One of the famous results of network science states that networks with heterogeneous connectivity are more susceptible to epidemic spreading than their more homogeneous counterparts. In particular, in networks of identical nodes it has been shown that network heterogeneity, i.e. a broad degree distribution, can lower the epidemic threshold at which epidemics can invade the system. Network heterogeneity can thus allow diseases with lower transmission probabilities to persist and spread. However, it has been pointed out that networks in which the properties of nodes are intrinsically heterogeneous can be very resilient to disease spreading. Heterogeneity in structure can enhance or diminish the resilience of networks with heterogeneous nodes, depending on the correlations between the topological and intrinsic properties. Here, we consider a plausible scenario where people have intrinsic differences in susceptibility and adapt their social network structure to the presence of the disease. We show that the resilience of networks with heterogeneous connectivity can surpass those of networks with homogeneous connectivity. For epidemiology, this implies that network heterogeneity should not be studied in isolation, it is instead the heterogeneity of infection risk that determines the likelihood of outbreaks.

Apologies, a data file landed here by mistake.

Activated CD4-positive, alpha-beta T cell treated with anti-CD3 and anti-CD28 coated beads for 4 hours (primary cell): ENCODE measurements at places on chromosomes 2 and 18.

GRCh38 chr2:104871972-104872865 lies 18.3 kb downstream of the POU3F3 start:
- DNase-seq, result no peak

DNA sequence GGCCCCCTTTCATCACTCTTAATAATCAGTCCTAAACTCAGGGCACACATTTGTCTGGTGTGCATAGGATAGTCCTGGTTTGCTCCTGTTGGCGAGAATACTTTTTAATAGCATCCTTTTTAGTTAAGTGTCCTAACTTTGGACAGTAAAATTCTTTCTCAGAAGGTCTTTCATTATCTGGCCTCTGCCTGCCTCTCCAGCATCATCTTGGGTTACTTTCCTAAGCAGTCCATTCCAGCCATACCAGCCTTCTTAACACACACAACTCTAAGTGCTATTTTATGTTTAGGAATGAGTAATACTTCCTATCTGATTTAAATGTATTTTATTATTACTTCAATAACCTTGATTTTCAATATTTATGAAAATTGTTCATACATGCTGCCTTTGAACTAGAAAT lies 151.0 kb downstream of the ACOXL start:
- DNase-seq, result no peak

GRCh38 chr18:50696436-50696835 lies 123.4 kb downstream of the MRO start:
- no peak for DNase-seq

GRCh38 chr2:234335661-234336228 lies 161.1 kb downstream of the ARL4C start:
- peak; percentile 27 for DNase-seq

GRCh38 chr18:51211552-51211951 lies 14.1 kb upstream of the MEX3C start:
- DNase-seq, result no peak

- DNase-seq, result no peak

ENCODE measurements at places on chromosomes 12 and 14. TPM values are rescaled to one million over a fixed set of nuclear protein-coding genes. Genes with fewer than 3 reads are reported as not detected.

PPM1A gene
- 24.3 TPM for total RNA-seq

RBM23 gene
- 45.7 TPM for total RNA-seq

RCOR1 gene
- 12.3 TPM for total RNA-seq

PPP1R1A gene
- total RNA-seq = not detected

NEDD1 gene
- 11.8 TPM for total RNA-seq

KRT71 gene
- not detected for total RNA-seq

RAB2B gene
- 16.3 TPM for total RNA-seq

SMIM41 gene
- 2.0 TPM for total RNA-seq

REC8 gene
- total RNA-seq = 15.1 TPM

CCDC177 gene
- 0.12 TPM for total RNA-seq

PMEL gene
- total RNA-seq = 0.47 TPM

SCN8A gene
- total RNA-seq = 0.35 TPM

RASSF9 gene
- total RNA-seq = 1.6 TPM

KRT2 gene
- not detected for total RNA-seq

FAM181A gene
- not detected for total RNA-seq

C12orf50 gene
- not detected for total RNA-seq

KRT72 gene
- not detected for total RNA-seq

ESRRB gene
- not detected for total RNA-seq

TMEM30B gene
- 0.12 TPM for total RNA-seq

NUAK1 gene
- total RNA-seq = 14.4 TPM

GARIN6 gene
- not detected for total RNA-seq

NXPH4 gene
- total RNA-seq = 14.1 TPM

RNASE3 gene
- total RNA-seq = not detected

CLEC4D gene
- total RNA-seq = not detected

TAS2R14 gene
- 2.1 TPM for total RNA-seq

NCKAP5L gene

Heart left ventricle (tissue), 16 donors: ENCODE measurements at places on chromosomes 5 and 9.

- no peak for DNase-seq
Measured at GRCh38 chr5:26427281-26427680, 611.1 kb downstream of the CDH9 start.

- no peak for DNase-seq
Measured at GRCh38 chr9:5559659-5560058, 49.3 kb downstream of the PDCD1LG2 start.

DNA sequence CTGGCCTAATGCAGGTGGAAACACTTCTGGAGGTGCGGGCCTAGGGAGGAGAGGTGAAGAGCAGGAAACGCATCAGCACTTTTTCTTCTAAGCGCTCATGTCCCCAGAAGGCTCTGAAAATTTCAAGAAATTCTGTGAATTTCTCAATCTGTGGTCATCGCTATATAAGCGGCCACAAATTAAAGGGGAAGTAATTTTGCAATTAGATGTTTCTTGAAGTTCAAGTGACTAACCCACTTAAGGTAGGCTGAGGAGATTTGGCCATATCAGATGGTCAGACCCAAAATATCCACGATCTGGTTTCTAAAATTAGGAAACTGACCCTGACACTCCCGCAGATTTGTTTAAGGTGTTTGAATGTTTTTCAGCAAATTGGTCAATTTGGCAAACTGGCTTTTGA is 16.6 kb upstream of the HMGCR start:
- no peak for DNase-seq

No MeSH data available.


Related in: MedlinePlus